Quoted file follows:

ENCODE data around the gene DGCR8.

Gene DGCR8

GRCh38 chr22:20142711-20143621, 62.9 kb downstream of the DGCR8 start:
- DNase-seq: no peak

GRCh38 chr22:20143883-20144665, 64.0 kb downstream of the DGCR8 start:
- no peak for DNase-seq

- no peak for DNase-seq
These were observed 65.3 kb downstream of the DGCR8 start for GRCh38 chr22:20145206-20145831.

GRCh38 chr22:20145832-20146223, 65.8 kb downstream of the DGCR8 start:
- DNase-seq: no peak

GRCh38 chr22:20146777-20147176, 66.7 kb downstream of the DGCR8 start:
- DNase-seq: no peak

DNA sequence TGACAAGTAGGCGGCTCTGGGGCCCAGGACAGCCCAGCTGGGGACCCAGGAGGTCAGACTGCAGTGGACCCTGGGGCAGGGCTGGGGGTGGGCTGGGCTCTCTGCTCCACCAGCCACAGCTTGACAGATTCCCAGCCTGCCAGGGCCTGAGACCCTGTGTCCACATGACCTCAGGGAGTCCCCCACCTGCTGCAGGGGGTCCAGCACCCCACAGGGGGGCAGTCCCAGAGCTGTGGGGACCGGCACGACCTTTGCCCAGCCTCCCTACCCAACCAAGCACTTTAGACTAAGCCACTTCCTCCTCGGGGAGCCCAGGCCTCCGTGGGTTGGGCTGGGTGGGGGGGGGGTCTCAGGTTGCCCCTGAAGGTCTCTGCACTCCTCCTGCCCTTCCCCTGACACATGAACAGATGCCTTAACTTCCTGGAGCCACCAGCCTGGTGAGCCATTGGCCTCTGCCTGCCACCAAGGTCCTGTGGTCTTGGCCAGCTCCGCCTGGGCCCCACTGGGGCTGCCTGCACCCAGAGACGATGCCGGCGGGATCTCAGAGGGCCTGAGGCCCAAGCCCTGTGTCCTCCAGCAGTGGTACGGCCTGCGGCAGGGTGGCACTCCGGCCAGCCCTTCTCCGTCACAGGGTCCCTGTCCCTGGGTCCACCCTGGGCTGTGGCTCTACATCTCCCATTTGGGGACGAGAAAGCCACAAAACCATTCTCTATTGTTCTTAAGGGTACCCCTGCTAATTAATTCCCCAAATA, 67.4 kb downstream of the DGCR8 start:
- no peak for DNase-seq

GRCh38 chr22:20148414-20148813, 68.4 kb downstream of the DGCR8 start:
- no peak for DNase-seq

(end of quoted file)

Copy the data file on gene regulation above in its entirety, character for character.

ENCODE data around the gene DGCR8.

Gene DGCR8

GRCh38 chr22:20142711-20143621, 62.9 kb downstream of the DGCR8 start:
- DNase-seq: no peak

GRCh38 chr22:20143883-20144665, 64.0 kb downstream of the DGCR8 start:
- no peak for DNase-seq

- no peak for DNase-seq
These were observed 65.3 kb downstream of the DGCR8 start for GRCh38 chr22:20145206-20145831.

GRCh38 chr22:20145832-20146223, 65.8 kb downstream of the DGCR8 start:
- DNase-seq: no peak

GRCh38 chr22:20146777-20147176, 66.7 kb downstream of the DGCR8 start:
- DNase-seq: no peak

DNA sequence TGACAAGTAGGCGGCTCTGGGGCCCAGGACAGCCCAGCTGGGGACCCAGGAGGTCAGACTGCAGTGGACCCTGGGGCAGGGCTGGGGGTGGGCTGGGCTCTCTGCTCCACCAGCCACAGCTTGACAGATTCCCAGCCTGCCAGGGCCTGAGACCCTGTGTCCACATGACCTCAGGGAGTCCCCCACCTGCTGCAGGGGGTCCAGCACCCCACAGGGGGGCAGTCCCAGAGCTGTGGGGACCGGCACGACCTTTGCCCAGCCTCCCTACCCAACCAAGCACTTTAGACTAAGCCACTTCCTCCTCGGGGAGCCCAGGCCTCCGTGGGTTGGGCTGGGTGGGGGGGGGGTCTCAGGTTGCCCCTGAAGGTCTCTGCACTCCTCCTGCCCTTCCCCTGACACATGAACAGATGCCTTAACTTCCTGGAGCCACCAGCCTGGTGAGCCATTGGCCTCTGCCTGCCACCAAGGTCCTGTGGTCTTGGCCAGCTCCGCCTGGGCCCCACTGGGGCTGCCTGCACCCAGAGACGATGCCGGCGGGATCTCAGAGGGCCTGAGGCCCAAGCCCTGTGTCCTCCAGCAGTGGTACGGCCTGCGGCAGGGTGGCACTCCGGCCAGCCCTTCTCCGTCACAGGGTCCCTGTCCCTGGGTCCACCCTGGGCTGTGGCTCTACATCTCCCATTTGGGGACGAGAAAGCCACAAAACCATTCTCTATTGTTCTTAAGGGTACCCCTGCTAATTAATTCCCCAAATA, 67.4 kb downstream of the DGCR8 start:
- no peak for DNase-seq

GRCh38 chr22:20148414-20148813, 68.4 kb downstream of the DGCR8 start:
- no peak for DNase-seq